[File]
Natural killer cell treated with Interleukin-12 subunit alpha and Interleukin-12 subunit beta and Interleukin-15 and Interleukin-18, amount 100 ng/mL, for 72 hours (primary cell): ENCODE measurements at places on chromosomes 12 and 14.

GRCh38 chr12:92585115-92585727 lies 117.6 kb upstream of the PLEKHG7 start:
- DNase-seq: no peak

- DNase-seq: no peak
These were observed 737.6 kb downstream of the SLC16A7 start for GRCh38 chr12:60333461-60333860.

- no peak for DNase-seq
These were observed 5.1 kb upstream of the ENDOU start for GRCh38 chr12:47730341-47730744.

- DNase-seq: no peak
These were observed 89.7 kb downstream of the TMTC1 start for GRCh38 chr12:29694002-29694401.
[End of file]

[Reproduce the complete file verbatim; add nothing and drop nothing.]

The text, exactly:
Natural killer cell treated with Interleukin-12 subunit alpha and Interleukin-12 subunit beta and Interleukin-15 and Interleukin-18, amount 100 ng/mL, for 72 hours (primary cell): ENCODE measurements at places on chromosomes 12 and 14.

GRCh38 chr12:92585115-92585727 lies 117.6 kb upstream of the PLEKHG7 start:
- DNase-seq: no peak

- DNase-seq: no peak
These were observed 737.6 kb downstream of the SLC16A7 start for GRCh38 chr12:60333461-60333860.

- no peak for DNase-seq
These were observed 5.1 kb upstream of the ENDOU start for GRCh38 chr12:47730341-47730744.

- DNase-seq: no peak
These were observed 89.7 kb downstream of the TMTC1 start for GRCh38 chr12:29694002-29694401.